You might find things like:

  • Free trials that convert to paying customers aren’t using your product more frequently, they’re using its more advanced features
  • Customers with high retention in the first 1-3 months read more support documents
  • Long-time users submit frequent support tickets

When you know your golden motions, you can make a big difference by guiding your customers toward the behaviors that matter (in this case, using advanced features and reading support documents).

Step 3: Replicate the Behavior

Once you know what your most successful, stickiest customers are doing, you can adapt to support and encourage those behaviors using product features, marketing tactics, and customer support.

Strategies for focusing your customers’ attention on your golden motions include:

  • Adding a gamification element to your product that encourages relevant behaviors
  • Modifying support within your product to facilitate relevant behaviors
  • Creating a drip email campaign with relevant content and support documents
  • Training your support staff to focus on relevant behaviors

Knowing what your golden motions are means you’re no longer guessing about where to turn to increase your conversion and retention rates. You now have a road map.

How It Worked For Us

At RJMetrics, we looked at a variety of customer behaviors, and found out that our golden motion during the trial period was simply editing a chart. We discovered that if a user edited just one chart, the conversion rate doubled to 60%.

If they edited two, that percentage went up to 77%.

How @RJMetrics "moneyballed" their conversion rate

Why are charts so important? Turns out that when our customers customize charts to answer their own questions, they quickly see that our product goes beyond reporting, allowing them to answer any data-driven question they have. If a customer never makes it to the chart editor, they’ll see our product as simply a reporting tool, and it will be harder for them to justify the cost.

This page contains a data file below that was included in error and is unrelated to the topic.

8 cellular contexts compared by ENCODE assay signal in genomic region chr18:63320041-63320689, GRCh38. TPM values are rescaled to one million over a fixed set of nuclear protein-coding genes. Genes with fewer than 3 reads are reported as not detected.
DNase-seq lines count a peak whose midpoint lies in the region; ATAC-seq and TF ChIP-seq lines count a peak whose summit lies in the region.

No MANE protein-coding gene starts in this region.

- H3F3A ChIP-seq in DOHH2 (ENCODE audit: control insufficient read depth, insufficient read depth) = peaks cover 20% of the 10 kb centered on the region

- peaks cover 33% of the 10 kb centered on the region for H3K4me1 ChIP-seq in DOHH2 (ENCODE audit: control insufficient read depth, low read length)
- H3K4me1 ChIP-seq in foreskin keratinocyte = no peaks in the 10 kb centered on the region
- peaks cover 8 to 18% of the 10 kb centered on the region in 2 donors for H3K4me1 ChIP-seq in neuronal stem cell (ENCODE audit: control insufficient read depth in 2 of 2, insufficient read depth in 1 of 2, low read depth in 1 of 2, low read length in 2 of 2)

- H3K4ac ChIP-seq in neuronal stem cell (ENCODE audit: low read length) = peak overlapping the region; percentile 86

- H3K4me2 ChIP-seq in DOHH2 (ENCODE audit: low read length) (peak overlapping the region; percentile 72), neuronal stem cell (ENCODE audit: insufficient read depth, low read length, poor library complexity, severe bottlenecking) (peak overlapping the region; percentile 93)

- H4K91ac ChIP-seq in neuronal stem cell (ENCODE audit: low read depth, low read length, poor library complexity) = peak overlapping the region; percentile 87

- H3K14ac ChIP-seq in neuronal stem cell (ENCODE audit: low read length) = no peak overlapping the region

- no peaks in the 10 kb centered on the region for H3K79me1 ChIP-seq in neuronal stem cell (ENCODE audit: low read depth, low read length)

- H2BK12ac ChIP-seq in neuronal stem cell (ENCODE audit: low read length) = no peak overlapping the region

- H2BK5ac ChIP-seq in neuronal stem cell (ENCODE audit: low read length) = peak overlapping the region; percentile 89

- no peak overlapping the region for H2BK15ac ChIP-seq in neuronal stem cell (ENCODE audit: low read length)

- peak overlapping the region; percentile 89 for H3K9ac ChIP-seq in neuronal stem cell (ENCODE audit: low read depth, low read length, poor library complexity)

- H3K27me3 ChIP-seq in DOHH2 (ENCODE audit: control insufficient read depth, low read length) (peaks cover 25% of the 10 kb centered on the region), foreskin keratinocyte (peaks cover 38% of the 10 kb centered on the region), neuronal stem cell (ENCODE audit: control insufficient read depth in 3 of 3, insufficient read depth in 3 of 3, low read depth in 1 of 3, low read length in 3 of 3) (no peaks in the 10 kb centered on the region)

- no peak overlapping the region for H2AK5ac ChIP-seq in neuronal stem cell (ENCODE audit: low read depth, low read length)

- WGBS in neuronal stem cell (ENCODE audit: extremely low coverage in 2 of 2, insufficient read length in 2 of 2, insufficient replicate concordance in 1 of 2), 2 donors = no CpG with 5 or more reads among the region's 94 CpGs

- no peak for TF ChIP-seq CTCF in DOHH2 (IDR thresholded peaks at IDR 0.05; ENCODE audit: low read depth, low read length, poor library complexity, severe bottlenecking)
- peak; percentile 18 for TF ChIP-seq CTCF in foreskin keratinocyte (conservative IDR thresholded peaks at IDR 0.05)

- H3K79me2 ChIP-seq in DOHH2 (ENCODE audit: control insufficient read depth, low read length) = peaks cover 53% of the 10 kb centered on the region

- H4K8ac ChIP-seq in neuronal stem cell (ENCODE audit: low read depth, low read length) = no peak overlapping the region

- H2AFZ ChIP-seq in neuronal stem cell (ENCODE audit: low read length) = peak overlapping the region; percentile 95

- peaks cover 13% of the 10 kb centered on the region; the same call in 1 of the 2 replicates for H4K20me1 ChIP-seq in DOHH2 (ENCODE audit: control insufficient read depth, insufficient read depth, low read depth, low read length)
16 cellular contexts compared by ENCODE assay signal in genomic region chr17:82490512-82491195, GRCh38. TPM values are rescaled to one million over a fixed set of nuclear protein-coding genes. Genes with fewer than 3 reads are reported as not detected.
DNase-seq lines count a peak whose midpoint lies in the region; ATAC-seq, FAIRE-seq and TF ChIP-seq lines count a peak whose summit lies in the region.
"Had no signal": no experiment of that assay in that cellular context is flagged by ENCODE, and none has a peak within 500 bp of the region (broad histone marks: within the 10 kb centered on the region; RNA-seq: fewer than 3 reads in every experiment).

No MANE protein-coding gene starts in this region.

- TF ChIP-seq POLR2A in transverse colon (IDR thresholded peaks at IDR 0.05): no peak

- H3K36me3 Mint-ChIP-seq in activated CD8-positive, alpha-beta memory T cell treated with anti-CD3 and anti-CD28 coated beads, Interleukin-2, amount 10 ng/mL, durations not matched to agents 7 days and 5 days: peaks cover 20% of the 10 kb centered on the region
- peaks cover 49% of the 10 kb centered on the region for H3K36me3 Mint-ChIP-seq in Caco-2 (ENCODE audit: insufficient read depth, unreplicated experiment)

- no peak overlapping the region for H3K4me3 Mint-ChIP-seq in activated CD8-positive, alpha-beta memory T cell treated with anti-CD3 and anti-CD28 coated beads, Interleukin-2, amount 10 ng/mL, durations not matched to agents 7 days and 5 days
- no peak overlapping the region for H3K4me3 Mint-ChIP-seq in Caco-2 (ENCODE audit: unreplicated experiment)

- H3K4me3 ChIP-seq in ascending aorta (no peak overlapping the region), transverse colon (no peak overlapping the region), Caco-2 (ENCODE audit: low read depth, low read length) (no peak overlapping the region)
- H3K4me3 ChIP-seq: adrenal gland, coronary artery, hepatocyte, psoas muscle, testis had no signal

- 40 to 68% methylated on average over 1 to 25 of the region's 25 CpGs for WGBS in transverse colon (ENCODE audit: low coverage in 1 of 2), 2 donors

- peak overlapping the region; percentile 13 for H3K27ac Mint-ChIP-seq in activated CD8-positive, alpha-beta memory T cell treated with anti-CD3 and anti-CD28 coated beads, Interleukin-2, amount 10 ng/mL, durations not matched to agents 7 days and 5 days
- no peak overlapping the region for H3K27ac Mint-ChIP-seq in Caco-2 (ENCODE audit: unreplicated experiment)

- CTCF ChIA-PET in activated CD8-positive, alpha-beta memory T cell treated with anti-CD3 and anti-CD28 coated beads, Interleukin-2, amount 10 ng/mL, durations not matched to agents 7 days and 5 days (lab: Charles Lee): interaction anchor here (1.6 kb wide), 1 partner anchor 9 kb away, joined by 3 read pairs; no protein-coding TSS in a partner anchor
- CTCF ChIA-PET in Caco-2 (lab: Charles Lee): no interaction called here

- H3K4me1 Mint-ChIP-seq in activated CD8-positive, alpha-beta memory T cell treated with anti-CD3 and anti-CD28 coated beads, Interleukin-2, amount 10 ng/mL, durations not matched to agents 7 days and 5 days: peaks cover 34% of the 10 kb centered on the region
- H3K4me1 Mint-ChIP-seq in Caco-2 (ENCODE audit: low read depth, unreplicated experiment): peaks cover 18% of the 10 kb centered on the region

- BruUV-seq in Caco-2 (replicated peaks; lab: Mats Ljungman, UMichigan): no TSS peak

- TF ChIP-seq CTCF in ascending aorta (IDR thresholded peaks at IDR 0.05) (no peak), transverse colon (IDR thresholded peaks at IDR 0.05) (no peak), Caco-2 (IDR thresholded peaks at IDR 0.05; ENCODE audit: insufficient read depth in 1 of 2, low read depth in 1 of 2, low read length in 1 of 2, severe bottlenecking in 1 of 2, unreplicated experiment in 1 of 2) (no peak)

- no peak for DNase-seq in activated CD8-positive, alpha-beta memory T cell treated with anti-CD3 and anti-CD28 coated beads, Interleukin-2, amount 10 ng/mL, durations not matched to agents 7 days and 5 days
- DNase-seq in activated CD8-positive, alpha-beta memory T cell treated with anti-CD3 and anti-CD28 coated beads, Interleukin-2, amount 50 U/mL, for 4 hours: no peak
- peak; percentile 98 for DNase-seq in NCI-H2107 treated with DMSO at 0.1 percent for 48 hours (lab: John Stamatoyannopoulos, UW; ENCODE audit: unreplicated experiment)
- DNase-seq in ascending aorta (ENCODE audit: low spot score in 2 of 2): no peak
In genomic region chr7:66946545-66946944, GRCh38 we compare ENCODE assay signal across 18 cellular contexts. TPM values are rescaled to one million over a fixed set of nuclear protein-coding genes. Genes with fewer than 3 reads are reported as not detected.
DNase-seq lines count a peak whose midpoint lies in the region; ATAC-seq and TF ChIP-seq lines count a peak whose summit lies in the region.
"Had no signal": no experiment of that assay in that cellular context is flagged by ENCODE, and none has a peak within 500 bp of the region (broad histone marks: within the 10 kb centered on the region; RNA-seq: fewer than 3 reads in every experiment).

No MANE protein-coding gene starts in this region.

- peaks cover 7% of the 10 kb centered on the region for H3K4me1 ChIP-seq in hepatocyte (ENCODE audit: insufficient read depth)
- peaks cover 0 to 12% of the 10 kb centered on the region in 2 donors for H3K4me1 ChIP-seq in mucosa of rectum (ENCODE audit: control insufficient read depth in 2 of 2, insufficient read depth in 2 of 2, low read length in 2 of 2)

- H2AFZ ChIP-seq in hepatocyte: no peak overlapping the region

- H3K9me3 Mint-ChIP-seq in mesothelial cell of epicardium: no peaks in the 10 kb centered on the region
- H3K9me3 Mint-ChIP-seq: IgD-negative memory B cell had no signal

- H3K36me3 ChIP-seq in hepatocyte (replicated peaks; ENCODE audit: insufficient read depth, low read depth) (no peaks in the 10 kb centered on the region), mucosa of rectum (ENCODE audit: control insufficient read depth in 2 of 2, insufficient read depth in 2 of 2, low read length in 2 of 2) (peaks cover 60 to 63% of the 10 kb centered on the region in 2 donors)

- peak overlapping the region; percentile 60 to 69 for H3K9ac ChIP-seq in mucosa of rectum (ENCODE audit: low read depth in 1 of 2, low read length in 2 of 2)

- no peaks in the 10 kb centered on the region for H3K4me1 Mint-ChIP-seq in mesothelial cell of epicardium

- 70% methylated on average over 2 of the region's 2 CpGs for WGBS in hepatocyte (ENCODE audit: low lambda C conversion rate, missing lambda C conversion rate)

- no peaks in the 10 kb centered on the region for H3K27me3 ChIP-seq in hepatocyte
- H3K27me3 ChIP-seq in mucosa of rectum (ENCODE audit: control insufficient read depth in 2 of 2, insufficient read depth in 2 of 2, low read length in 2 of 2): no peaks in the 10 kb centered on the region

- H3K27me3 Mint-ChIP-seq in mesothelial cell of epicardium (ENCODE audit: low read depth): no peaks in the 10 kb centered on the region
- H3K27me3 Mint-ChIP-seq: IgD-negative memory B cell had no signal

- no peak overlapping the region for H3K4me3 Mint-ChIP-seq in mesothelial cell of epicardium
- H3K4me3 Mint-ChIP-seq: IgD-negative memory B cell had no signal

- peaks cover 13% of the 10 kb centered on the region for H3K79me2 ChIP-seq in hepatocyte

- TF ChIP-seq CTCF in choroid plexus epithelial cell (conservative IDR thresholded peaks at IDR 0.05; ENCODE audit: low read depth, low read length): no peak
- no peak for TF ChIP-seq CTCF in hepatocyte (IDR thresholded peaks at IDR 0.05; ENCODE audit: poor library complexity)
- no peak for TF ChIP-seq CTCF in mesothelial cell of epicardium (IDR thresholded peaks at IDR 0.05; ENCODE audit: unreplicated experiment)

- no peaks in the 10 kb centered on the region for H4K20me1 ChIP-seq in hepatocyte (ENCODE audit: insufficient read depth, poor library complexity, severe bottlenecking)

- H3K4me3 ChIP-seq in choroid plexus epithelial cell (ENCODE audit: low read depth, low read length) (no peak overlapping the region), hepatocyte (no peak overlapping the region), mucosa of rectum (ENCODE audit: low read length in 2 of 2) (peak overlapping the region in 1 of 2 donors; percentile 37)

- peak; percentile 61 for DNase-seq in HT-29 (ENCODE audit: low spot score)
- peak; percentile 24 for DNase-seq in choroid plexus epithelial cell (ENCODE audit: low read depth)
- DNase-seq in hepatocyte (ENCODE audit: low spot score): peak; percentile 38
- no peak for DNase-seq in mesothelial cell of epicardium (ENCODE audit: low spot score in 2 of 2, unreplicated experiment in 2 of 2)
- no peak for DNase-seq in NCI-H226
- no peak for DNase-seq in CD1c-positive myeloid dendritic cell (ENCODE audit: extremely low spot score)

Once we figured out that editing charts was a key golden motion for trial-period conversions, we set out to focus customer attention on that behavior. Among other things, we changed the self-guided tour of our site to feature our chart editor, and made sure our account managers were highlighting the chart editor during their training calls. It made a significant difference, and we have seen a steady climb in our overall free-trial conversion rate.

Make It Work For You

Finding your golden motions is no magic bullet, but it is certainly invaluable when you’re looking to increase your conversion and retention rates. Keep in mind that it is very difficult to look for your golden motions if you don’t have significant amounts of data to look at, around a rich variety of behaviors.

Once you start getting better results for the metric you want, you can apply the golden motions strategy to another part of your business. Your golden motions may change over time as your product and market evolve, so you’ll need to keep analyzing customer behaviors. Always knowing where to focus your attention throughout the customer lifecycle is key to building an approach that optimizes your conversion and retention rates.